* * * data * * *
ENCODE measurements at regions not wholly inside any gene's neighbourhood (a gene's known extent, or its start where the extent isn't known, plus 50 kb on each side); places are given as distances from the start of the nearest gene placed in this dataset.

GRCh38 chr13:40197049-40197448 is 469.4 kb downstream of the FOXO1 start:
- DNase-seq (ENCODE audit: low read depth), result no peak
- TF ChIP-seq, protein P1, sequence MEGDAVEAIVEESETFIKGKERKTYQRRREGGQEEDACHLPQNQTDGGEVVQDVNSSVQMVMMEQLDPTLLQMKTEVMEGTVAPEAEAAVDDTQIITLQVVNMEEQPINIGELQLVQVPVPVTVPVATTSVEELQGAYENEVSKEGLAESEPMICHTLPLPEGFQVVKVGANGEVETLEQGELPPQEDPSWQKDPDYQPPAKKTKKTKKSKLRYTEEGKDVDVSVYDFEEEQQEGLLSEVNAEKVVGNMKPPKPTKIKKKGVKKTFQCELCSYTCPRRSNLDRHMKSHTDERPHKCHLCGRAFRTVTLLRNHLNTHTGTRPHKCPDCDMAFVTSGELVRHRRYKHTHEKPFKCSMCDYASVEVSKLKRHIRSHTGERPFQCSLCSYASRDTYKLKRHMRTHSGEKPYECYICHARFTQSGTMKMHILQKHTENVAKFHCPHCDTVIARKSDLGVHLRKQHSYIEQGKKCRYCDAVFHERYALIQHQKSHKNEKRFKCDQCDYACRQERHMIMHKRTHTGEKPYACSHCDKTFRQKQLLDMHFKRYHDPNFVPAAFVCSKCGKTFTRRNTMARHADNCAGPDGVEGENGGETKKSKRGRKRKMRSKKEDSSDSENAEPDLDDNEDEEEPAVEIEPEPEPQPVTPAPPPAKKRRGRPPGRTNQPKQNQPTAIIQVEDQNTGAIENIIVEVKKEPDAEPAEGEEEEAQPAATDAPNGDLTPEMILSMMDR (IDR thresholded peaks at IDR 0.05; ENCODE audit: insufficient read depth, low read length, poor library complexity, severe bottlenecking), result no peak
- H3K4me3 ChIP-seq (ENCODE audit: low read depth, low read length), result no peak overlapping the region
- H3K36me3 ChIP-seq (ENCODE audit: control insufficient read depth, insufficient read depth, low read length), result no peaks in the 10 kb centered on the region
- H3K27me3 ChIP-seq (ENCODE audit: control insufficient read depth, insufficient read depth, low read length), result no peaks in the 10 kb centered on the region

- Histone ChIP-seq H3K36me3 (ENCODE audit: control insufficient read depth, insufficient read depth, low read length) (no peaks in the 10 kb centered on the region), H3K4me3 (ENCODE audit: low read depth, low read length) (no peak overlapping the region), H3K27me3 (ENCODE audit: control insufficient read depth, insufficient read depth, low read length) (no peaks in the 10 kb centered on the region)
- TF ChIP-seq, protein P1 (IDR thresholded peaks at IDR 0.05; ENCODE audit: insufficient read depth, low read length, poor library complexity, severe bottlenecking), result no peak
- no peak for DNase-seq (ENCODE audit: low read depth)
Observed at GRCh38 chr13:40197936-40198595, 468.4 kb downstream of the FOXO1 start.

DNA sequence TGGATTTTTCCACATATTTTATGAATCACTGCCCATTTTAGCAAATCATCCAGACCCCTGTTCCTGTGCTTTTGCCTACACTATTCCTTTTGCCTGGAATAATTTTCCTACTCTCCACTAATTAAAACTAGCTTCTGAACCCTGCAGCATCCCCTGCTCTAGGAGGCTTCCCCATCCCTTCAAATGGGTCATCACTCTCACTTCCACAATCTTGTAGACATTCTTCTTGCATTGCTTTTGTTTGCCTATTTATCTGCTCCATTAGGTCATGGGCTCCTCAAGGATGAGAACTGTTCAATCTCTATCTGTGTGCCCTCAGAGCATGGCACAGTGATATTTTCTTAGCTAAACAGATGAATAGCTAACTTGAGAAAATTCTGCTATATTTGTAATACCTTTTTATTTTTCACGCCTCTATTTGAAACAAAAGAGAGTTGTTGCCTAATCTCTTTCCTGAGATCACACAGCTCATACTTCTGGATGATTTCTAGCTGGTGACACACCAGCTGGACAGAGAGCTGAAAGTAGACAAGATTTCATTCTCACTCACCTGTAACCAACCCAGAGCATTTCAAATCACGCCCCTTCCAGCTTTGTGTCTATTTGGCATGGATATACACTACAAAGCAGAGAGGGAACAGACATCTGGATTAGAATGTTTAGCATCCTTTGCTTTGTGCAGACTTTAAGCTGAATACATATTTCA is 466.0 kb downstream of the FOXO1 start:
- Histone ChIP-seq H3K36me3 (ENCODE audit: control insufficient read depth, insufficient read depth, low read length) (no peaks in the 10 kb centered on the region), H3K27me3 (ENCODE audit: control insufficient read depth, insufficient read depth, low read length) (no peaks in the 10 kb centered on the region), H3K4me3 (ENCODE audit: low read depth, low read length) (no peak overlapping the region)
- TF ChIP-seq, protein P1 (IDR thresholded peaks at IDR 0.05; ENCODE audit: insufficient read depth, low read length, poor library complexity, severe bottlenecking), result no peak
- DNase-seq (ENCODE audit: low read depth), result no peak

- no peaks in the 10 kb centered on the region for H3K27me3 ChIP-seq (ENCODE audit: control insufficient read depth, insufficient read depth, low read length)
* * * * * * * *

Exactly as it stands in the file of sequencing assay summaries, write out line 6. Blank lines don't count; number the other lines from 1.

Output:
- H3K36me3 ChIP-seq (ENCODE audit: control insufficient read depth, insufficient read depth, low read length), result no peaks in the 10 kb centered on the region